Celebrities and other famous people have thousands and millions of fans who will buy their books. TV anchors and similar talking heads have a huge television audience who will buy their books. Others who possess a ready-made market include high-profile speakers who can draw large listening audiences, people who have been part of a significant newsworthy event, and owners of successful businesses who have a large client base. These high-profile people represent less financial risk to publishers because publishers know their platform alone will sell many books.

But if you are not a famous person or someone with a ready-made reading audience, you can create your own platform if you’re willing to do the work. You may never reach the audience potential of a celebrity, but you might be able to build a platform large enough to interest an agent or publisher, or create a nice audience for your already-published books.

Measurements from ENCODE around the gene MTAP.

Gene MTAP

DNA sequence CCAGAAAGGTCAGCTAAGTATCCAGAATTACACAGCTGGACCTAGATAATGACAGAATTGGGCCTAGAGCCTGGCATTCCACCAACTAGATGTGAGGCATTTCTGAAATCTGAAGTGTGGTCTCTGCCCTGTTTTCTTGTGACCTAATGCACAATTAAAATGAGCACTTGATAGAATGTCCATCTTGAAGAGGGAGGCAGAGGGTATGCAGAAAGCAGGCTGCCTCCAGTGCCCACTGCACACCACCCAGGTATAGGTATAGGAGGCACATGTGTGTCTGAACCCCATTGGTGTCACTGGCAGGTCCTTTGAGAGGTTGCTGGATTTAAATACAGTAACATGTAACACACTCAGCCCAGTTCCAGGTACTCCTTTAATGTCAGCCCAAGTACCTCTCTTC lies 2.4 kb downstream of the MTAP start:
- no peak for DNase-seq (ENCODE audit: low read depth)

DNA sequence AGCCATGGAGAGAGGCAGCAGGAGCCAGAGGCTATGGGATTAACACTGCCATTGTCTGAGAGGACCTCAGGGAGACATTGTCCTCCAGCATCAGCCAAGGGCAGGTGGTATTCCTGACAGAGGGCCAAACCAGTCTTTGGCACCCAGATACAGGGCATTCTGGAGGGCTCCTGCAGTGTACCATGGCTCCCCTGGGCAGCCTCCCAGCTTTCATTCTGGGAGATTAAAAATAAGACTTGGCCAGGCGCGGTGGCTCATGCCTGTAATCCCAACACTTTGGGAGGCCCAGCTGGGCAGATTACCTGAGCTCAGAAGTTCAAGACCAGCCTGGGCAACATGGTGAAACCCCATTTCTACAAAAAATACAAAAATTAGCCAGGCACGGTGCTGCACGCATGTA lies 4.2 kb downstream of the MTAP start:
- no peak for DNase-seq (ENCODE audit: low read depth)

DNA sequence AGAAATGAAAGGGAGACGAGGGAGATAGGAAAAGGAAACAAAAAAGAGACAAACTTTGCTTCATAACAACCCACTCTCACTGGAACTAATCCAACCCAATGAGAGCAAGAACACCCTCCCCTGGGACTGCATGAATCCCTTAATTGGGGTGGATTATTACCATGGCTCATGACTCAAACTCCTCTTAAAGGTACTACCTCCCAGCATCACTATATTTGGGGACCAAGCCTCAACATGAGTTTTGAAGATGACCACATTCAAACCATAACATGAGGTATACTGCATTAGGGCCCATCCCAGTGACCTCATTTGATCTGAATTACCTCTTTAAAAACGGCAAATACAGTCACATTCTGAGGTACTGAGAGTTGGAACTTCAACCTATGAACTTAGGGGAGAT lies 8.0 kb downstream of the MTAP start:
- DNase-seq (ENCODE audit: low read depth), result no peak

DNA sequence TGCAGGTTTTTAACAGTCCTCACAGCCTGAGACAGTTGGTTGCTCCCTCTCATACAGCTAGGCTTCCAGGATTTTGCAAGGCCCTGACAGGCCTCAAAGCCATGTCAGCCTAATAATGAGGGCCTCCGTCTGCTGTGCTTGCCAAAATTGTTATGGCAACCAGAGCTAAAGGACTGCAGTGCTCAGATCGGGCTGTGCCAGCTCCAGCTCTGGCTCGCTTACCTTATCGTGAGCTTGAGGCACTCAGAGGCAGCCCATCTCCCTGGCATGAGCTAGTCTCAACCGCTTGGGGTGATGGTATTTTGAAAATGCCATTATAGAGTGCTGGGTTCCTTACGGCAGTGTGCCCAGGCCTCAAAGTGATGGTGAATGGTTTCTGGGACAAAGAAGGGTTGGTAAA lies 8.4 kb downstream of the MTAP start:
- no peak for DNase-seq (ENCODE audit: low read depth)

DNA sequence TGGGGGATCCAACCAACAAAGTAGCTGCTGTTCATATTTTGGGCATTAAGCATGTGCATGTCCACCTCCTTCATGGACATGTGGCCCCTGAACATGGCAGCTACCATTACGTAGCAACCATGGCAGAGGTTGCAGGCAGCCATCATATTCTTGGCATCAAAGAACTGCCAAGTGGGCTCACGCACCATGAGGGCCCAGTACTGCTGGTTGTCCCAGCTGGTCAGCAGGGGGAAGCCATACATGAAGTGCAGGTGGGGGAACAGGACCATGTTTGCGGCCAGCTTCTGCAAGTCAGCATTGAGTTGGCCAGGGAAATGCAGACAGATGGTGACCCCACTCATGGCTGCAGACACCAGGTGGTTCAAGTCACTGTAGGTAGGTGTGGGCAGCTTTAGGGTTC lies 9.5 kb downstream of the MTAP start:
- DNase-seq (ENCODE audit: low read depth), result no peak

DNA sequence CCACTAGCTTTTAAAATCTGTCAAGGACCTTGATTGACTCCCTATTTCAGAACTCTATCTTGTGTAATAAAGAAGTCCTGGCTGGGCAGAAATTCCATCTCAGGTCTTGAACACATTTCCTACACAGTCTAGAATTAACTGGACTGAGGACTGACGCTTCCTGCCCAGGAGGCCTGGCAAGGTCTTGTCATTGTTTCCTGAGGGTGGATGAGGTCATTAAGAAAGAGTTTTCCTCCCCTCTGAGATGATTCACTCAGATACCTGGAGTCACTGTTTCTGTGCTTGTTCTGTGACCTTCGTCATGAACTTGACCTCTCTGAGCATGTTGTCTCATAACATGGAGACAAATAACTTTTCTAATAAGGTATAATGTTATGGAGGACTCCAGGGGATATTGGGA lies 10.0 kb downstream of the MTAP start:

Today, the easiest and quickest way to build your platform is by using the internet to establish a strong online presence. Here are some steps you can take to begin creating your author platform:

Create a great-looking website to showcase your work and personality. Include a detailed bio, cover images and details about your book, a schedule of your planned book events, and reviews/endorsements of your book. Occasionally update the site so that it doesn’t become stagnant. Include links to your social media accounts on your Home page.